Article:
Robots are already a ‘thing’ in real estate agencies whether you believe it or not. They are automating content creation, sending email, interrogating databases, responding to client inquiries and even telling your sales team who to call and what to say.
We tend to dismiss the notion because we expect a robot to look like C3PO, Rosie from the Jetsons, or even the Warning Will Robinson, Danger robot from Lost in space. But the bots of today are more likely to behave like the computer in Star Trek – an omnipresent being that can be called on at any time to make calculations, solve problems and alert you to issues while also determining the best course of action. Your Google Home won’t make your morning coffee (yet!) but she will try to make sure you leave the house in time to get to work based on current traffic conditions.
To make a robot, take several parts automation, add artificial intelligence and connect it to data. This leads to the question of what’s the difference between automation and AI? Automation is programming to repeat tasks, or manage repetitive tasks in the same way, always. AI “learns” from it surrounds recognising different actions to take under different circumstances, and calculating probability to identify the best options, measuring the response and adjusting its course as a result of the outcome.
This is both amazing, and a bit weird in equal measures. But when you get your brain around it, it becomes liberating and the help it offers us as human, immense. Research from retail analytics company Pointsource shows 49% of customers shop more when AI is present in a retail environment while 34% of us will spend more money. Additionally, 83% of us are fine using a chatbot. Why? We’d rather have some help at the time we need it from an artificial source, than no help and a game of telephone tango two days after you’ve forgotten why you wanted assistance in the first place. And that’s where robots in real estate come in.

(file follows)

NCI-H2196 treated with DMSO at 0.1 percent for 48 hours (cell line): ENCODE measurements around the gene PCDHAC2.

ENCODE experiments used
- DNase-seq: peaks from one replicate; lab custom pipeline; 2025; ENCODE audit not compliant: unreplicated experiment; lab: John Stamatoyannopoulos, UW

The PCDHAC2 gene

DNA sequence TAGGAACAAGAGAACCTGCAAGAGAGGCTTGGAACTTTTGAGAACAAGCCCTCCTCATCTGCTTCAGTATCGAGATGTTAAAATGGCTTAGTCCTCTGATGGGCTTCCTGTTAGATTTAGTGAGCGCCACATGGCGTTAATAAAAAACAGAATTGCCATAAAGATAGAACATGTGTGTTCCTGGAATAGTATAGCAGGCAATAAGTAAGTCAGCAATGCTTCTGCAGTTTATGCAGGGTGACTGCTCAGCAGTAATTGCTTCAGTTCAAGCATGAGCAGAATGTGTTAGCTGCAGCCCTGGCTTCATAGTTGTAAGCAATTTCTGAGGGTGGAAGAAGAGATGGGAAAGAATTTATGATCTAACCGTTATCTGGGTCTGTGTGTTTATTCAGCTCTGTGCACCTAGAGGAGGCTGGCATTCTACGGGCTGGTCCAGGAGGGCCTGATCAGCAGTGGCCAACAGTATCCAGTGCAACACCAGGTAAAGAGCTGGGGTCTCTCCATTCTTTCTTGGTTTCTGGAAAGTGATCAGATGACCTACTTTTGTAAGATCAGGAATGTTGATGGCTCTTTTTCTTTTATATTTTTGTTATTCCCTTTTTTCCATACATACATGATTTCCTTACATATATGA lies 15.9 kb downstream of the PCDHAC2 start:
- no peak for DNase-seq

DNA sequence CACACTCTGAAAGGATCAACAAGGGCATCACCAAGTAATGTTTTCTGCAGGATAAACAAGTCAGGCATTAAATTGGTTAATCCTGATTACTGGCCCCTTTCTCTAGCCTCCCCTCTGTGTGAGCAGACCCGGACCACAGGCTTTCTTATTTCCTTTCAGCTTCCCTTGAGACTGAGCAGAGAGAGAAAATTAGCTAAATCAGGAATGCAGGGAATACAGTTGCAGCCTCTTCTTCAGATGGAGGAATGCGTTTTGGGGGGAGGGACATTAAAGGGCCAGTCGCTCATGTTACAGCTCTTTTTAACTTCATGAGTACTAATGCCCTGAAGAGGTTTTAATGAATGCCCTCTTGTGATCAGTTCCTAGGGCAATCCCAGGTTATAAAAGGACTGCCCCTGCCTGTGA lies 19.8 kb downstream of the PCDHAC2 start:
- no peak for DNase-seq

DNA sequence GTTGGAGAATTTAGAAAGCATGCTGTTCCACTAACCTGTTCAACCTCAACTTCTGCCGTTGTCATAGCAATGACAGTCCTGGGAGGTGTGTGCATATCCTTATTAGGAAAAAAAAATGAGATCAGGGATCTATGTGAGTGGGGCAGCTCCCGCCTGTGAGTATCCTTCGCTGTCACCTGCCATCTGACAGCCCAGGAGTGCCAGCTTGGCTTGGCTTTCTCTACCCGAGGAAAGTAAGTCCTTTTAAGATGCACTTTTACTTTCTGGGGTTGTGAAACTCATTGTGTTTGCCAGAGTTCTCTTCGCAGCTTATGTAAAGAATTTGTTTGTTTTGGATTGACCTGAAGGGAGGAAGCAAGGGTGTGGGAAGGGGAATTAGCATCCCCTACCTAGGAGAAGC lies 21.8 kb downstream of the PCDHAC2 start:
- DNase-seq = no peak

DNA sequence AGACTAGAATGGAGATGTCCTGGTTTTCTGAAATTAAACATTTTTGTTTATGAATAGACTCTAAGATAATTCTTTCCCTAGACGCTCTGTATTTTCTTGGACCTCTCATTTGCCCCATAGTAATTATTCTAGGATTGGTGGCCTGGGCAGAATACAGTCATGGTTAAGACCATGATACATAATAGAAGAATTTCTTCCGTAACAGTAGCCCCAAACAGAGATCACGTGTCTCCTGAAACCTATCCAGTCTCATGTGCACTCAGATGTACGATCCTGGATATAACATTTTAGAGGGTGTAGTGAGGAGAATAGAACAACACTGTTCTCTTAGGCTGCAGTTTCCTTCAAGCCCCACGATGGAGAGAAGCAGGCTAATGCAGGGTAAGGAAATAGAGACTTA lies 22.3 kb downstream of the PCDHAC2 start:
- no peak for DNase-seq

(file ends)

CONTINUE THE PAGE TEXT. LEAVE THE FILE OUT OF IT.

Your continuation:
Research from Macquarie Bank shows 25% of processes within a real estate agency could be automated right now using existing technology. Other studies put this figure – especially in property management departments – even higher.
Add this to US figures that show that 41% of real estate agent inquiries never get answered and 50% take three days or more to generate a response, and the case for some robotic assistance in real estate is easily made.
In Australia, there’s three kinds of ‘bots’ that I’m seeing starting to gain traction in smarter-run offices.
Chatbots are being used on websites to respond to inquiries immediately. Chatbots are able to answer basic questions, capture intent and contact details but most importantly, they feel a lot more personal than filling in a form and waiting for a response. Research shows that the chances of qualifying a lead drops by 400% if it is left for longer than five minutes. Chatbots solve this issue quickly and easily for both agents and consumers.
- Marketing automation
Every agent has a database but only a small proportion of agents actually nurture their contacts or stay in contact in meaningful ways. Enter real estate specific marketing automations like ActivePipe, Adfenix and even HomePrezzo. ActivePipe uses a mix of automation and AI to make creating and targeting email campaigns easy, together with the added benefit of intention analysis and lead scoring based on the interaction your audience has with that content. Adfenix helps agent generate more website traffic through targeted Facebook campaigns, while HomePrezzo helps agents create and share market data content in a tenth of the time it takes to research and write it manually.
- Process and back office automation